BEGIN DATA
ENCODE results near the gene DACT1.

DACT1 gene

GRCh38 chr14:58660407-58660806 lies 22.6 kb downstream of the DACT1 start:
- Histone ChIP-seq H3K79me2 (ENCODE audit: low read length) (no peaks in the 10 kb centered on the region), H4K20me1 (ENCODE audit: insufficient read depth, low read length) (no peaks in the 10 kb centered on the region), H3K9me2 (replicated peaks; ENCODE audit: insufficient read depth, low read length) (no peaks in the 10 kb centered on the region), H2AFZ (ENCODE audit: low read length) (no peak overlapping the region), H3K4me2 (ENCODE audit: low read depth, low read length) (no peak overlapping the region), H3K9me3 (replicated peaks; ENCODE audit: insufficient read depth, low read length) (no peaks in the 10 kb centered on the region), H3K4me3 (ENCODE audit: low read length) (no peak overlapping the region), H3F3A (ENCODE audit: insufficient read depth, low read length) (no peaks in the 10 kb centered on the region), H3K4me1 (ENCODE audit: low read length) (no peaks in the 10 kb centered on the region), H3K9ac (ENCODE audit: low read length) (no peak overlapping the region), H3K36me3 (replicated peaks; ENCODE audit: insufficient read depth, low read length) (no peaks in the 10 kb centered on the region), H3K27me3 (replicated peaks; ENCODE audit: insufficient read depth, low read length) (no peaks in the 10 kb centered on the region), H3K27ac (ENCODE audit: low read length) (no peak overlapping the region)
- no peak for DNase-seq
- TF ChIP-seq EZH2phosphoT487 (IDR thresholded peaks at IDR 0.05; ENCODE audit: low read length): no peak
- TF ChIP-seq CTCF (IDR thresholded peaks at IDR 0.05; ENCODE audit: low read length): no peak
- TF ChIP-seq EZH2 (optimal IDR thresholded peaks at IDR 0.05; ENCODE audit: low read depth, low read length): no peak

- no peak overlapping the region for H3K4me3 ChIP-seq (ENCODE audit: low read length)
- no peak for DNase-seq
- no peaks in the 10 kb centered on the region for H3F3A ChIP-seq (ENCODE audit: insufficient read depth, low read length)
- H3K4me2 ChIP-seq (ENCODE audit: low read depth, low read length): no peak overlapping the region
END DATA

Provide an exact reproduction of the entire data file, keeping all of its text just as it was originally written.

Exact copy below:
ENCODE results near the gene DACT1.

DACT1 gene

GRCh38 chr14:58660407-58660806 lies 22.6 kb downstream of the DACT1 start:
- Histone ChIP-seq H3K79me2 (ENCODE audit: low read length) (no peaks in the 10 kb centered on the region), H4K20me1 (ENCODE audit: insufficient read depth, low read length) (no peaks in the 10 kb centered on the region), H3K9me2 (replicated peaks; ENCODE audit: insufficient read depth, low read length) (no peaks in the 10 kb centered on the region), H2AFZ (ENCODE audit: low read length) (no peak overlapping the region), H3K4me2 (ENCODE audit: low read depth, low read length) (no peak overlapping the region), H3K9me3 (replicated peaks; ENCODE audit: insufficient read depth, low read length) (no peaks in the 10 kb centered on the region), H3K4me3 (ENCODE audit: low read length) (no peak overlapping the region), H3F3A (ENCODE audit: insufficient read depth, low read length) (no peaks in the 10 kb centered on the region), H3K4me1 (ENCODE audit: low read length) (no peaks in the 10 kb centered on the region), H3K9ac (ENCODE audit: low read length) (no peak overlapping the region), H3K36me3 (replicated peaks; ENCODE audit: insufficient read depth, low read length) (no peaks in the 10 kb centered on the region), H3K27me3 (replicated peaks; ENCODE audit: insufficient read depth, low read length) (no peaks in the 10 kb centered on the region), H3K27ac (ENCODE audit: low read length) (no peak overlapping the region)
- no peak for DNase-seq
- TF ChIP-seq EZH2phosphoT487 (IDR thresholded peaks at IDR 0.05; ENCODE audit: low read length): no peak
- TF ChIP-seq CTCF (IDR thresholded peaks at IDR 0.05; ENCODE audit: low read length): no peak
- TF ChIP-seq EZH2 (optimal IDR thresholded peaks at IDR 0.05; ENCODE audit: low read depth, low read length): no peak

- no peak overlapping the region for H3K4me3 ChIP-seq (ENCODE audit: low read length)
- no peak for DNase-seq
- no peaks in the 10 kb centered on the region for H3F3A ChIP-seq (ENCODE audit: insufficient read depth, low read length)
- H3K4me2 ChIP-seq (ENCODE audit: low read depth, low read length): no peak overlapping the region